• Saturday, December 20, 2014

Freedom in the air

ANIME REVIEW

Michiko to Hatchin

Tahmid

Alternate names: Michiko e Hatchin, Michiko and Hatchin
22 episodes

RATING: 6.5/10
RATING: 6.5/10

Hana lives with her abusive foster family who treat her worse than a servant. Michiko just recently escaped from prison and from there goes to abduct Hana. The two have someone from their past in common. Fugitives from the law, the two go from town to town in search of Hiroshi, Hana's father and Michiko's love interest. Michiko and Hana make an odd pair. Hana is a kid but she's practical, patient and polite. Michiko is hot-headed, impulsive and not very logical. Yet Michiko still has some adult traits and Hana is still a kid. Later, stories relating to lesser characters like Jumbo and Shinsuke develop and progress as background stories.
The names of the different characters (their first names) are very geographically anomalous, if that's the correct way of putting it. Their first names are Japanese (Hiroshi, Atsuko, Michiko) while their second names remind one of Latin America (Malandaro, Batista, Morenos).
Michiko e Hatchin also reminds me of City of God a lot which is a very good Brazilian movie. City of God took place in Brazil while Michiko e Hatchin takes place in a fictional place closely resembling Brazil. I should go to Brazil. Michiko e Hatchin reminds me of Cowboy Bebop too. The music isn't by Yoko Kanno so it cannot receive the same standing, but it's still quite good nonetheless. Or I might be misled because of the use of blaring trumpets in the opening and because the opening looks very funky indeed.
The viewers are given a few flashbacks and some memory fragments regarding what relationship Michiko had with Hiroshi. One can always make assumptions as to the nature, which isn't hard to guess. The events which transpired, however, remain a mystery.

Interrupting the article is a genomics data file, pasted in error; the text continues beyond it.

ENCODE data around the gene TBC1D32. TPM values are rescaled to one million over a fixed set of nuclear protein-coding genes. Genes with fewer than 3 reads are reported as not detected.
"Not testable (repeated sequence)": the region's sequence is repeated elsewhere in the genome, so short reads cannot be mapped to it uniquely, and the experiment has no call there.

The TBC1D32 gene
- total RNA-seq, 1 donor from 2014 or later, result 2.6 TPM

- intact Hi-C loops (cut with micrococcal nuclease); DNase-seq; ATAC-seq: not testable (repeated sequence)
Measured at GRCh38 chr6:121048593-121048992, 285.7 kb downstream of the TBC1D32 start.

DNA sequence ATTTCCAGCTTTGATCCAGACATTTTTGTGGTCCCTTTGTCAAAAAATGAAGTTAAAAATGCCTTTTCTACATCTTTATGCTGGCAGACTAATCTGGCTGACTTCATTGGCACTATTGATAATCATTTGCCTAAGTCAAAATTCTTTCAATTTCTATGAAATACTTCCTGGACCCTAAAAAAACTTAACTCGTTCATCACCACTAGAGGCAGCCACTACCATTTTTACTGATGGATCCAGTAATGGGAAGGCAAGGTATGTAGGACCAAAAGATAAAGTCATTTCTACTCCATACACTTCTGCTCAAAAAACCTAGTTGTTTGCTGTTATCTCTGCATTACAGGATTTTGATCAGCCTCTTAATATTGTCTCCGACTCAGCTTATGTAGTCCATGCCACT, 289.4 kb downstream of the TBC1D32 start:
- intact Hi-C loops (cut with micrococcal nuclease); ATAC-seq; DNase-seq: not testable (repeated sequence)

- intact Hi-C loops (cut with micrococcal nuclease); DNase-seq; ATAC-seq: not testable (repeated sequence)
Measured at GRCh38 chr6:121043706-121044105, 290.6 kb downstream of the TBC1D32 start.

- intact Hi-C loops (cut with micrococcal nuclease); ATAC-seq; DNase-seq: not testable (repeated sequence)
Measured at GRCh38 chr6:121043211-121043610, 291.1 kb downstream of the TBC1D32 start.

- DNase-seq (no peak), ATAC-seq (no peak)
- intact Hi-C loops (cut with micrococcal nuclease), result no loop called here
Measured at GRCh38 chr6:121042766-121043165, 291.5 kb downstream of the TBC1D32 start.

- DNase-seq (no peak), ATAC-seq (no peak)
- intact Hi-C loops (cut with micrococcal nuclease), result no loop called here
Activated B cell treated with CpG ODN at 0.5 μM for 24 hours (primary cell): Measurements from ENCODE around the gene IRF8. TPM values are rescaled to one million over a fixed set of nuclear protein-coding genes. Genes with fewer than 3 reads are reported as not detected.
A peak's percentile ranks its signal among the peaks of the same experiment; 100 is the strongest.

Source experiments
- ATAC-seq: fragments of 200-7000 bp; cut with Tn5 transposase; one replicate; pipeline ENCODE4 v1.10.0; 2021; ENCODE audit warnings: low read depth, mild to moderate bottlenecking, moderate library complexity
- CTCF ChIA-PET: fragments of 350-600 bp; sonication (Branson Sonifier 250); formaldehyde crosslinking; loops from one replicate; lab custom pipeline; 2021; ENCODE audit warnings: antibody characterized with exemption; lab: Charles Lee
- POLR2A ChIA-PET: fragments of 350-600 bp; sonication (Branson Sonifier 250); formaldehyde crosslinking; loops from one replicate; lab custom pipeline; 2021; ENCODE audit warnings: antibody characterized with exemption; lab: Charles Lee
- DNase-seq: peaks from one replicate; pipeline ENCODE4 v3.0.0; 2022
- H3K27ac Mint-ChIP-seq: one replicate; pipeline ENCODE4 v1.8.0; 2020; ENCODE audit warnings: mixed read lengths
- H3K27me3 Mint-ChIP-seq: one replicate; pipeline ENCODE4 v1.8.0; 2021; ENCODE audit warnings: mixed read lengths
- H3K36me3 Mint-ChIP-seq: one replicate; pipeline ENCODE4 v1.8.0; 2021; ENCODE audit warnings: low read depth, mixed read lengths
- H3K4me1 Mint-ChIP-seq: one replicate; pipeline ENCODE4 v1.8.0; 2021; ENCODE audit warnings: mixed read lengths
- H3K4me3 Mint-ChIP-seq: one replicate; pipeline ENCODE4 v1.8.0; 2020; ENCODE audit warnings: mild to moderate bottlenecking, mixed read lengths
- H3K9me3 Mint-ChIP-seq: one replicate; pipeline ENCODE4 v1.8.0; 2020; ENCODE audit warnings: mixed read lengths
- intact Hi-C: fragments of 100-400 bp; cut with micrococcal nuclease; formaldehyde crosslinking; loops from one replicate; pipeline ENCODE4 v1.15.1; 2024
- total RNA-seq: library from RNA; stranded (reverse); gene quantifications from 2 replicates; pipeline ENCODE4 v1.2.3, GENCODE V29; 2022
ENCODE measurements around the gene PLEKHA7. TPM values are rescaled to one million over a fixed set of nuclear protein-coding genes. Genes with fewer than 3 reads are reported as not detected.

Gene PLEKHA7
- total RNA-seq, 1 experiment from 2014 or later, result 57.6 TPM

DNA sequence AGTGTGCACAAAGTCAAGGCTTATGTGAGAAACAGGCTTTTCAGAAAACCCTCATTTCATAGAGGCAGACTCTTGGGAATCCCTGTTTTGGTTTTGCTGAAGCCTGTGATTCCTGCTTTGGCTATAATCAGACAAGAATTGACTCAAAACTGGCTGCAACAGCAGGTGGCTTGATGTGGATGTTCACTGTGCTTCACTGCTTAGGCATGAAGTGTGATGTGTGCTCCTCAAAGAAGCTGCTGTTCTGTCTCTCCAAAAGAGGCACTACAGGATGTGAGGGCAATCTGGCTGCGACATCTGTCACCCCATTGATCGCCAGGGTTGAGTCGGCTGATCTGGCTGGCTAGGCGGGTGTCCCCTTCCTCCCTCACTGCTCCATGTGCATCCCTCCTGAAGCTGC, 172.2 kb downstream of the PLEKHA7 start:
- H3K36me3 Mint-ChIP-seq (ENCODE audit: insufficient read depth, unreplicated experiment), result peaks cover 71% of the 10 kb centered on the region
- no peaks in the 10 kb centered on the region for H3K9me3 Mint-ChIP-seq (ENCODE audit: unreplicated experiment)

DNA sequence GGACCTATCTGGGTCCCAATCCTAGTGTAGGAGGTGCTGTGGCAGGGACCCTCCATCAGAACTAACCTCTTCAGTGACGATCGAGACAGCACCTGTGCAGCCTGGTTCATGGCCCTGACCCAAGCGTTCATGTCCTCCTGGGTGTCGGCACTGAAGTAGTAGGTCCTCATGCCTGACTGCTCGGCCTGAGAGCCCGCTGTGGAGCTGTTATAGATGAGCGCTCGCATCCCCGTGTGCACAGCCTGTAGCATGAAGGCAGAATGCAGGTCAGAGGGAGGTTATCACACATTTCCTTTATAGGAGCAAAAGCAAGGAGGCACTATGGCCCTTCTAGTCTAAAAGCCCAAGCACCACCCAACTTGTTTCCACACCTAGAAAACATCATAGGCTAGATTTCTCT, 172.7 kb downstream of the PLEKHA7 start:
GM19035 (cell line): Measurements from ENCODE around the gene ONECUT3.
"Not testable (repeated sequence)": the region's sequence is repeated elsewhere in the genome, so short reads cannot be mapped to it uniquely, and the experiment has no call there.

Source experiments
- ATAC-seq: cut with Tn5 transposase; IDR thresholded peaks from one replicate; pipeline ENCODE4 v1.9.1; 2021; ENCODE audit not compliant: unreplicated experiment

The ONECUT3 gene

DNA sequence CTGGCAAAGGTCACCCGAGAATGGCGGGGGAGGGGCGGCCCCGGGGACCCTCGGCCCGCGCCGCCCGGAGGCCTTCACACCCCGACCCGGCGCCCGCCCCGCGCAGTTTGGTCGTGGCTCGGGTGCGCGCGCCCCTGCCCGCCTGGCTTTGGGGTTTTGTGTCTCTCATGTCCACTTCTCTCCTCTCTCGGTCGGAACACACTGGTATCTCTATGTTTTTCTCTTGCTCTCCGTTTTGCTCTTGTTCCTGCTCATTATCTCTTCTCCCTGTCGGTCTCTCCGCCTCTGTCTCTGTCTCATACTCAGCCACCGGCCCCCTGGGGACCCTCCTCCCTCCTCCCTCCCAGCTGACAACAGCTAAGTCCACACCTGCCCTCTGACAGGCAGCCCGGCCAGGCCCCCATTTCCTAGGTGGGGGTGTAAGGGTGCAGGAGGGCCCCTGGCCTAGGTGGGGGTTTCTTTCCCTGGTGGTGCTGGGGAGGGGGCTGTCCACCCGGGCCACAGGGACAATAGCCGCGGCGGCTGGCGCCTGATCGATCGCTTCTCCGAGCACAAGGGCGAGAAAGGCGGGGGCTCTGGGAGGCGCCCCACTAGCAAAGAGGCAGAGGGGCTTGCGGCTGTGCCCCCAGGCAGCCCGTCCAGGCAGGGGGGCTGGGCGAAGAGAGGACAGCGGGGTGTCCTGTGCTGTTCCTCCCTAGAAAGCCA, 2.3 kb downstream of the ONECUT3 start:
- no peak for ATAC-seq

This anime is much darker than it would seem at first glance, unexpectedly so. We get to see the gang side of things through Michiko and the members of Monstro while Hana lets us see it through the eyes of a child and a street urchin. It never becomes too dark to bear though, because of the part Hana plays. Ulterior motives, manipulation and other things adults do are present and portrayed in this Chihuahua eat Chihuahua world. Why does MS Word capitalise Chihuahua? Was there ever a guy named Chihuahua? Perhaps a really short Mexican general with no fat or hair on his body… but I digress.
Michiko e Hatchin is something you can start watching, take a long break and come back to later with no negative effects. It is artsy and will, on occasion, have notable background music. This anime portrays something unique -- how we perceive others, particularly those close to us, to be perfect, when they are far from it. At least, that's the message I got from it. I doubt whether that's the message they were trying to send. I personally think this would be much better off as a book, but then I probably wouldn't have come across it.

Published: 12:00 am Thursday, May 08, 2014

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